The truth about artificial sweeteners: are they really that bad?
Fizzy drinks get a bad press, but do they need to be completely cut from your diet?
"Artificial sweeteners are even worse than sugar". If you had a pound for every time those words were said, you could probably afford to buy Sheikh Mansour out of Manchester City.
Everywhere you look, it seems that the artificial sweeteners found in soft drinks are taken to be toxic. Most of these claims do not stand up to science.
Why do artificial sweeteners receive such negative press?
Diet soft drinks are unquestionably healthier than the sugary kinds. That said, there is still a belief among many that artificial sweeteners are toxic.
Aspartame is the most common artificial sweetener found in soft drinks, and it's this which is routinely linked to health problems.
For example, Channel 5's 2013 documentary 50 Shocking Facts about Diet and Exercise suggested that aspartame could cause cancer.
The dose makes the poison
In order for artificial sweeteners to genuinely threaten your health, you'd have to knock back an insane number of soft drinks.
You're looking at around 500 cans before things start getting toxic. Are there even that many on sale in the supermarket? If so, good luck getting them past the checkout. And this is before you'd get to crack open a cold one.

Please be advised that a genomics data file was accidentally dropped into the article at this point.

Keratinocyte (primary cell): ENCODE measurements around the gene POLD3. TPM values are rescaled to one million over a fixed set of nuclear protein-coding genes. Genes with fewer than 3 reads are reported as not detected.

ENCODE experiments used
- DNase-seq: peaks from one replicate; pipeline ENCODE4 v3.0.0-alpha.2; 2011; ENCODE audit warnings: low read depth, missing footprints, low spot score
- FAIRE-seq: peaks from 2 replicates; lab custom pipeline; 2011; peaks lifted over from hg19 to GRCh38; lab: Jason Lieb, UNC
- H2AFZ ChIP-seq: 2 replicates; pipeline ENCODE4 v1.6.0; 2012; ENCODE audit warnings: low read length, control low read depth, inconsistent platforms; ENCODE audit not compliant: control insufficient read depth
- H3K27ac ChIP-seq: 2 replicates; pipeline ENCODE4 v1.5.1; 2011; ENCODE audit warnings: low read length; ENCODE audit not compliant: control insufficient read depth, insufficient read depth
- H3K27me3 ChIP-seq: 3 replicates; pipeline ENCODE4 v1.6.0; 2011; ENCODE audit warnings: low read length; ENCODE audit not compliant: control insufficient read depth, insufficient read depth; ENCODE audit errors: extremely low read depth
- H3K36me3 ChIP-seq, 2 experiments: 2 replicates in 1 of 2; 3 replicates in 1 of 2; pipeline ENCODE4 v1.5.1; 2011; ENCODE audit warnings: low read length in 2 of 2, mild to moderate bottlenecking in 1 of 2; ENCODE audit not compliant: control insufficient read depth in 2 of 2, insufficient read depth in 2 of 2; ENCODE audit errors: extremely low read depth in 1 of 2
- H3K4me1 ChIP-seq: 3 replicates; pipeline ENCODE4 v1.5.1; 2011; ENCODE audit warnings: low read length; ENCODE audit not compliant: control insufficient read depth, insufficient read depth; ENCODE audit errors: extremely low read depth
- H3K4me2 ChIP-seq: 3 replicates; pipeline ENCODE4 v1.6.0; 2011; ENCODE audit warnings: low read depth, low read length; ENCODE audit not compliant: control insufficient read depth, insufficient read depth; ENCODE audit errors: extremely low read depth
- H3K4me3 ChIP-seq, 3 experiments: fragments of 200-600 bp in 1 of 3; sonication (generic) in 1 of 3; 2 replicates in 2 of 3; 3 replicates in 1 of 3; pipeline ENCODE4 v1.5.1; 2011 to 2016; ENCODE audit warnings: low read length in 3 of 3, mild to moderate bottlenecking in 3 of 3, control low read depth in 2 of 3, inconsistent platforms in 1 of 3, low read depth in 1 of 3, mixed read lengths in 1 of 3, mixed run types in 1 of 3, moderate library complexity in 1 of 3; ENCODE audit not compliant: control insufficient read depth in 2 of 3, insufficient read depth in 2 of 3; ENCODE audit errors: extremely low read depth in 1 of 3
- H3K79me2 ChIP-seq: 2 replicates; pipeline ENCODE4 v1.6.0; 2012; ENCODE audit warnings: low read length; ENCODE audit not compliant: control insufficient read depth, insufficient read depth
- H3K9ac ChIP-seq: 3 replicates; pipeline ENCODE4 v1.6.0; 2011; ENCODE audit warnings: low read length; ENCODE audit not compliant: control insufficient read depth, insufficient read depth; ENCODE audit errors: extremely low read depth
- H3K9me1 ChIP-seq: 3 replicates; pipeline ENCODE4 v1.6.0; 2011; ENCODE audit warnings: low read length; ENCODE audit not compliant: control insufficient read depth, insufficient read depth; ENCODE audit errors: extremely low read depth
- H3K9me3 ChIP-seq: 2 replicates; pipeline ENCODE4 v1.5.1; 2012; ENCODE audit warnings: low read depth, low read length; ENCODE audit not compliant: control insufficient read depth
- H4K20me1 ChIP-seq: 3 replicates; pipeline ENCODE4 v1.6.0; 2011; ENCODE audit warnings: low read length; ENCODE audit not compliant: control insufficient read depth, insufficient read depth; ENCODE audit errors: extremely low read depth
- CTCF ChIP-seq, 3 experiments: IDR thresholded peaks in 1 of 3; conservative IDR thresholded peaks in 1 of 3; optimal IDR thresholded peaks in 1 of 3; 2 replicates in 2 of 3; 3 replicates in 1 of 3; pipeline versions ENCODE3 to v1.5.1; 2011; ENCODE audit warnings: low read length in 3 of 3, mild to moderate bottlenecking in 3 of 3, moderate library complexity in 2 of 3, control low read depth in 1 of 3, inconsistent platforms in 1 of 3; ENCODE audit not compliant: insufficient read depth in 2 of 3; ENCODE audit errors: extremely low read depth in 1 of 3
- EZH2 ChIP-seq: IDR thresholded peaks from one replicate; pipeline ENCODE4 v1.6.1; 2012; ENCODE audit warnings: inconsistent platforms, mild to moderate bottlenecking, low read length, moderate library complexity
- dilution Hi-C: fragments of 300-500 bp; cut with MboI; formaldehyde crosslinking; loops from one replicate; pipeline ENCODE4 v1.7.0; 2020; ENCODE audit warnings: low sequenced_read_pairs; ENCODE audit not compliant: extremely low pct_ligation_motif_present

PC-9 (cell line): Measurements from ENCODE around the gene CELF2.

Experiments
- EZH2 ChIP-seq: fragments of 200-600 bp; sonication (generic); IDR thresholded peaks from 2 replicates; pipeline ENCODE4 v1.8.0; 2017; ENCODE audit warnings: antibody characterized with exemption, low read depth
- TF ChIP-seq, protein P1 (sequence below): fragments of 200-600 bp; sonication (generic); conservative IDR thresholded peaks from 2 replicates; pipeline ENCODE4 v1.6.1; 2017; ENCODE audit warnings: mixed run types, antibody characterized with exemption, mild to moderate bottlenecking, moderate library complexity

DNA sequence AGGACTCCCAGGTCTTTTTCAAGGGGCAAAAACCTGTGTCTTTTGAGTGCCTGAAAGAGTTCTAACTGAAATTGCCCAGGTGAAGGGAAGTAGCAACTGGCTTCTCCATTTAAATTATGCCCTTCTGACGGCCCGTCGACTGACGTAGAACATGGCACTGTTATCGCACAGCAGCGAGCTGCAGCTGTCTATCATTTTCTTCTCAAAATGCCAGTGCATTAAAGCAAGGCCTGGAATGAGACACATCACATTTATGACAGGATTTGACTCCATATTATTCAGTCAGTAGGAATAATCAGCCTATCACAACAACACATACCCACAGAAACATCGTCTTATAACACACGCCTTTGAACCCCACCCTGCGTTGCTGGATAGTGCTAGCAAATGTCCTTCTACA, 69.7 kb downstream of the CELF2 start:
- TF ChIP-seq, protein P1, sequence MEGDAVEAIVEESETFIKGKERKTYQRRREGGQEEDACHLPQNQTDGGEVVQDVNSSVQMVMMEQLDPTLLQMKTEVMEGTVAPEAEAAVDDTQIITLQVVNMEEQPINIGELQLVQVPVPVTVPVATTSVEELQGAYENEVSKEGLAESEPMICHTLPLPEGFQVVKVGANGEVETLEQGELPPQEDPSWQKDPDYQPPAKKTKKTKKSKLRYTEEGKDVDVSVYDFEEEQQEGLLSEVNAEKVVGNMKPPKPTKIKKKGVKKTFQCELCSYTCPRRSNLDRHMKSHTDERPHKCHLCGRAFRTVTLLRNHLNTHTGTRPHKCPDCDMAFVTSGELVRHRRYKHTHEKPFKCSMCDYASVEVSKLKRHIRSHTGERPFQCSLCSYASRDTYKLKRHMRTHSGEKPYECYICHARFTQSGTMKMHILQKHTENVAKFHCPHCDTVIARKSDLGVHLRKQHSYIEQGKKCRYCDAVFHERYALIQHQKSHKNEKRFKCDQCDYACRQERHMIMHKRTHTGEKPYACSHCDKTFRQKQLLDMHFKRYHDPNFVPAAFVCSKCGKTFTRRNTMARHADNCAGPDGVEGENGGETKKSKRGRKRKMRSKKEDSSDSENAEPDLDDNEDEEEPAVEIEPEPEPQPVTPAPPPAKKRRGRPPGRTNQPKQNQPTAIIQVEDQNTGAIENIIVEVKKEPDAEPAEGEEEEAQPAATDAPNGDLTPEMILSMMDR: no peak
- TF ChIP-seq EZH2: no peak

Did you know there are traces of recreational drugs on banknotes? And that there are traces of faecal matter in many cereals?
There are 'traces' of nasty substances in almost everything you eat and drink, but they only become a danger when the dose is too high.
What does the science say about artificial sweeteners?
Recent research busted three of the most common myths surrounding artificial sweeteners. The British Medical Journal published a review into 56 studies on the topic.
It was found that sinking a sweetener did not lead to:
- Weight gain
- Increased hunger
- Conditions such as cancer
Are there any real side-effects?
The biggest issue with diet soft drinks is psychological. If you're consuming a calorie-free drink, it may cause you to overeat on food.
However, if you take the time to prep your meals beforehand you can manage your food intake while still enjoying a diet soft drink or two (if that's your preference).
Soft drinks can also cause dental erosion if you drink too many, so keep a lid on how much soda you're sinking. But the odd can or two pose little danger to your health or physique.
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